In 1978, at age 26, Zemeckis made his directorial debut with I Wanna Hold Your Hand, a film for which he and Bob Gale again teamed up to write the screenplay. Although having a low budget, the film ended up displaying Zemeckis’ ability to integrate great live-action sequences with elaborate special effects.
Zemeckis proceeded to direct the semi-successful films Used Cars and Romancing the Stone. However, in 1985, Zemeckis directed the film that would launch his career, Back to the Future. The film, which stars Michael J. Fox, centers on a teenager who accidentally uses a DeLorean time machine to travel back to 1955. He eventually bumps into his parents, causing a rift between the two, and thus threatens his own existence. The inspiration for the film came from co-screenwriter Bob Gale (Zemeckis also co-wrote the script), who was one day looking through his father’s high school yearbook. Gale ended up wondering if he would’ve been friends with his teenage father. The film, which one 1 Oscar for Best Effects and Sound Effects Editing, became a huge box office success, grossing close to $200 million in the US (IMDB). Because of the success, the film spawned two sequels, both directed by Zemeckis and starring most of the same actors and actresses from the first installment. The Back to the Future trilogy, for which Zemeckis is most known, is today regarded as one of the greatest trilogies to come out of the film industry.
A few years after Forrest Gump, Zemeckis again teamed up with Tom Hanks in Castaway, a film about a Fed-Ex executive (Hanks) who accidentally gets stranded on a remote, desert island after his plane crashes in the Pacific Ocean. The film was well-received by critics, audiences, and at the box office. The picture also received two Oscar nominations: Tom Hanks (again) for Best Leading Actor and for Best Sound.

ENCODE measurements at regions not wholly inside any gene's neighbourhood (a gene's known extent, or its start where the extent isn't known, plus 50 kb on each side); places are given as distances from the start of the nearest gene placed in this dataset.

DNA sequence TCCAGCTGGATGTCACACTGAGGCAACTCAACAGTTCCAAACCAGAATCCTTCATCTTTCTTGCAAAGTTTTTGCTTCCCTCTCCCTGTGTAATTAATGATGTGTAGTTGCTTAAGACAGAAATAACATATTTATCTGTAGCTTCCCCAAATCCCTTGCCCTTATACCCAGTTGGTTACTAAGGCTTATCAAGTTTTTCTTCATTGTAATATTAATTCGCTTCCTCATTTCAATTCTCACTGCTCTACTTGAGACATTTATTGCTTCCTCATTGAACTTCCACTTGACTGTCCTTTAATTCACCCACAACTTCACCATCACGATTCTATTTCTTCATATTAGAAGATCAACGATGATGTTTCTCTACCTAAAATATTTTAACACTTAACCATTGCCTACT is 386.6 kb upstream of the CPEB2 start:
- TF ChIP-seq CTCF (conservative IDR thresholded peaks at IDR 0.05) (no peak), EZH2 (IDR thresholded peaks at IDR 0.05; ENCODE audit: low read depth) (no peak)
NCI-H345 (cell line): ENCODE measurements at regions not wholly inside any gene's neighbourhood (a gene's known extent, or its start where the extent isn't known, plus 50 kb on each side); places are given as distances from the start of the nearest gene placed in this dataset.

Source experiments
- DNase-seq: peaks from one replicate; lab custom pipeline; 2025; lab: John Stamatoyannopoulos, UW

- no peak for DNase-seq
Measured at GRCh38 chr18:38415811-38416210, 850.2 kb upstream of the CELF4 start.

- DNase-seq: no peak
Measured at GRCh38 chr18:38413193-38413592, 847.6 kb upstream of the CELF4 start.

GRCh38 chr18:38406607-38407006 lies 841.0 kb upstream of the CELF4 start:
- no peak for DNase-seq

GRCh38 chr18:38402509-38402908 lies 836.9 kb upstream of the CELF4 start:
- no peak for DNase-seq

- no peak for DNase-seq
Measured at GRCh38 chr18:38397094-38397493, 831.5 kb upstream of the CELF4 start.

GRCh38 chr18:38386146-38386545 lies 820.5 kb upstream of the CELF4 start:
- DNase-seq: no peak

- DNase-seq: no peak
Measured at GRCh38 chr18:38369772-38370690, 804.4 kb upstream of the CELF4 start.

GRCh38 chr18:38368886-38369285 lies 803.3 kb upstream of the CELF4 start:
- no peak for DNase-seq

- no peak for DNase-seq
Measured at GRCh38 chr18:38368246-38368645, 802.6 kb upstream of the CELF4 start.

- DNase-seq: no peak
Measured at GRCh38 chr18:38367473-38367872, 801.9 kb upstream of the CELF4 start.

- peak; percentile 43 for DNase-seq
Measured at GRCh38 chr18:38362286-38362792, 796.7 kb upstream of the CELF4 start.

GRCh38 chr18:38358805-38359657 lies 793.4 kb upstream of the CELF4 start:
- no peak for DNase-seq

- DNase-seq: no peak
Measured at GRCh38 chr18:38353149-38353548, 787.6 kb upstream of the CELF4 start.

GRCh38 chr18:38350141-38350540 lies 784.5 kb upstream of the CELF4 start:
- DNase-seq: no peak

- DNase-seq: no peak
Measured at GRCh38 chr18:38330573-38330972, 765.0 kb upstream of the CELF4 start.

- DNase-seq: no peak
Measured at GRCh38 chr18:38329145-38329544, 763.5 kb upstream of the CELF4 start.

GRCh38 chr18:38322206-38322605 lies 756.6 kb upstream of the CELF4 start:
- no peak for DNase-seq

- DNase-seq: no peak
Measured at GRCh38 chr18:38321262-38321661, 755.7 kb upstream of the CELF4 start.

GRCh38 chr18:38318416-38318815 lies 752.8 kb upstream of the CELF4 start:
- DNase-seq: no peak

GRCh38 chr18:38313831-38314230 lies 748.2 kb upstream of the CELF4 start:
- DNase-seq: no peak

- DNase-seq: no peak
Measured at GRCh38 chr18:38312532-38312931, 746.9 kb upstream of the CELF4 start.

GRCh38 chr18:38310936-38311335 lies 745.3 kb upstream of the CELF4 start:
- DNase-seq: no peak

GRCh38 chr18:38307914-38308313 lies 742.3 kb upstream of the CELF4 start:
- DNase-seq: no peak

Four years later, Zemeckis again cast Tom Hanks in the animated feature The Polar Express, a film about a doubting boy who travels on a train headed to the North Pole on Christmas Eve. The Polar Express is most significantly known for being the first ever animated film to use motion capture, a technique that “captures” the movements of physical actors. In this case, the motion capture tracked the actors’ movements, then converted them to their animated forms. The film was mostly well-received and was nominated for 3 Oscars (Best Achievement in Music, Best Achievement in Sound Mixing, and Best Achievement in Sound Editing).
Zemeckis loves casting Tom Hanks in his films, as is evident in Forrest Gump, Cast Away, and The Polar Express. Zemeckis also loves hiring Alan Silvestri to do the music for his pictures. Examples of this include the Back to the Future trilogy, Forrest Gump, Cast Away, and The Polar Express. On the technical side, Zemeckis usually opens his films with long shots or long takes, as evidenced by Back to the Future, Forrest Gump, and Contact. Finally, although risky, he likes to be at the forefront and use the newest technology and special effects, which he does in Back to the Future, Who Framed Roger Rabbit, Forrest Gump, Contact, and The Polar Express.
In conclusion, Robert Zemeckis is a big-name director who has proven himself several times to be able to produce heartfelt films with great visual effects. Starting with Back to the Future, he has built himself a very impressive resume. Zemeckis’s greatest films may be behind him, but nonetheless it will be interesting to see what the future holds, especially with newer technologies being developed each year.
Written by Anthony Watkins
“Robert Zemeckis Biography.” Tribute.ca. 2014. 31 Jan. 2014.
IMDB. 2014. 01 Jan. 2014. <http://www.imdb.com>.